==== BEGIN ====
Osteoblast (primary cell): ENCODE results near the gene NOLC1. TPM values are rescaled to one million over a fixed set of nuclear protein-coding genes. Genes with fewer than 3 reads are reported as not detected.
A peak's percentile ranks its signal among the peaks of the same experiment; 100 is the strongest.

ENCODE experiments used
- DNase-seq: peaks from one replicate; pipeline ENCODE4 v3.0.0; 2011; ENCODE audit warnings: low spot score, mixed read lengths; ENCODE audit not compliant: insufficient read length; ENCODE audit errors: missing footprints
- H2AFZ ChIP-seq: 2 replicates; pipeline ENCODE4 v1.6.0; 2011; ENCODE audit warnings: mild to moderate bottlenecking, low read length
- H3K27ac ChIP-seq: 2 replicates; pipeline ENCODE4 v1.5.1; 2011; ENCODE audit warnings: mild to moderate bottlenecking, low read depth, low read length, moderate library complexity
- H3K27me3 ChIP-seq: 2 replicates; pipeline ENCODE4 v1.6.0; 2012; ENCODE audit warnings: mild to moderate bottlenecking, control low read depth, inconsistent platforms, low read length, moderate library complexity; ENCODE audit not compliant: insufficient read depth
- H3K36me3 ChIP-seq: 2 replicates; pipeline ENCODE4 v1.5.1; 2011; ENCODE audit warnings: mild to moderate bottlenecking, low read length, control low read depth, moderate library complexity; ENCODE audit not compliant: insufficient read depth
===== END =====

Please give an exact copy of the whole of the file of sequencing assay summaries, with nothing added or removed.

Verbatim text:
Osteoblast (primary cell): ENCODE results near the gene NOLC1. TPM values are rescaled to one million over a fixed set of nuclear protein-coding genes. Genes with fewer than 3 reads are reported as not detected.
A peak's percentile ranks its signal among the peaks of the same experiment; 100 is the strongest.

ENCODE experiments used
- DNase-seq: peaks from one replicate; pipeline ENCODE4 v3.0.0; 2011; ENCODE audit warnings: low spot score, mixed read lengths; ENCODE audit not compliant: insufficient read length; ENCODE audit errors: missing footprints
- H2AFZ ChIP-seq: 2 replicates; pipeline ENCODE4 v1.6.0; 2011; ENCODE audit warnings: mild to moderate bottlenecking, low read length
- H3K27ac ChIP-seq: 2 replicates; pipeline ENCODE4 v1.5.1; 2011; ENCODE audit warnings: mild to moderate bottlenecking, low read depth, low read length, moderate library complexity
- H3K27me3 ChIP-seq: 2 replicates; pipeline ENCODE4 v1.6.0; 2012; ENCODE audit warnings: mild to moderate bottlenecking, control low read depth, inconsistent platforms, low read length, moderate library complexity; ENCODE audit not compliant: insufficient read depth
- H3K36me3 ChIP-seq: 2 replicates; pipeline ENCODE4 v1.5.1; 2011; ENCODE audit warnings: mild to moderate bottlenecking, low read length, control low read depth, moderate library complexity; ENCODE audit not compliant: insufficient read depth